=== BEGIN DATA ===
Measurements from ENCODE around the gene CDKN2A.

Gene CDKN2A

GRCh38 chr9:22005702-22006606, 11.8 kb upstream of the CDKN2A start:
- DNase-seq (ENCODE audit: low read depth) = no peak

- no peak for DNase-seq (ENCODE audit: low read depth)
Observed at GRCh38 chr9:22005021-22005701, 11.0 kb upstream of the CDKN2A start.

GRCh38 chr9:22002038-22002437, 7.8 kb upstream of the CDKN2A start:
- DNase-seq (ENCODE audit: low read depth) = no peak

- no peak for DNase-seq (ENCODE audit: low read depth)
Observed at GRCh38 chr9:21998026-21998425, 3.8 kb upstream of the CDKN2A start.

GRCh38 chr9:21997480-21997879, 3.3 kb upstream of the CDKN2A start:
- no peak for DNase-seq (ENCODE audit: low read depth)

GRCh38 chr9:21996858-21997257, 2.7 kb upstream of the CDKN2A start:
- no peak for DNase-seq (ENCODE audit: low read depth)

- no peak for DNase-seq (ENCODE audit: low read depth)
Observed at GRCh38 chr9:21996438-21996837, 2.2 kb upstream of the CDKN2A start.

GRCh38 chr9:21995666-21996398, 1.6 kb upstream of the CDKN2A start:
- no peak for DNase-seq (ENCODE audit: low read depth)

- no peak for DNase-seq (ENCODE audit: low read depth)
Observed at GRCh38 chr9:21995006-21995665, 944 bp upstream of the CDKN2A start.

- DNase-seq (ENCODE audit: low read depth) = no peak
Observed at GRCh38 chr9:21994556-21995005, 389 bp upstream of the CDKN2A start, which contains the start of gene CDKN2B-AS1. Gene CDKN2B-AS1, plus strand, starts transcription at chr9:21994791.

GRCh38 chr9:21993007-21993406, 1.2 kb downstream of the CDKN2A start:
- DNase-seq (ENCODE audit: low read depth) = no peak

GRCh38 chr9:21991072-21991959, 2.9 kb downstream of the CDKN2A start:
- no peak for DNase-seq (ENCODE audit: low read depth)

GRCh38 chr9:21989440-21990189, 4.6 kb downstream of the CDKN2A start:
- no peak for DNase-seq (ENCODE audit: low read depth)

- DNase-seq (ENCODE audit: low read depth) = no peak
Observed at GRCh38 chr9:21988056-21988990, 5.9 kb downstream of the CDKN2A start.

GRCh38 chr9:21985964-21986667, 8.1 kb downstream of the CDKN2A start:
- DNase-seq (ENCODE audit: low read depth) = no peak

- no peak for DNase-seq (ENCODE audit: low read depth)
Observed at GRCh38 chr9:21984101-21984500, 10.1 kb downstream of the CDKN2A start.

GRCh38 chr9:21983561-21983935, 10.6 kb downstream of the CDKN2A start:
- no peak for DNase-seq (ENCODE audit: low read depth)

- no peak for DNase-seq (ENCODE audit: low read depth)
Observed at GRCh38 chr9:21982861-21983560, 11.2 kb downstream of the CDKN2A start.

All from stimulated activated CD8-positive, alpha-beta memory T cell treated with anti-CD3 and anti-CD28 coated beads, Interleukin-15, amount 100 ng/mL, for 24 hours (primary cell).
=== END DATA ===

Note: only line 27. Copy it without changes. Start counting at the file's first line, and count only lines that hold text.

GRCh38 chr9:21989440-21990189, 4.6 kb downstream of the CDKN2A start: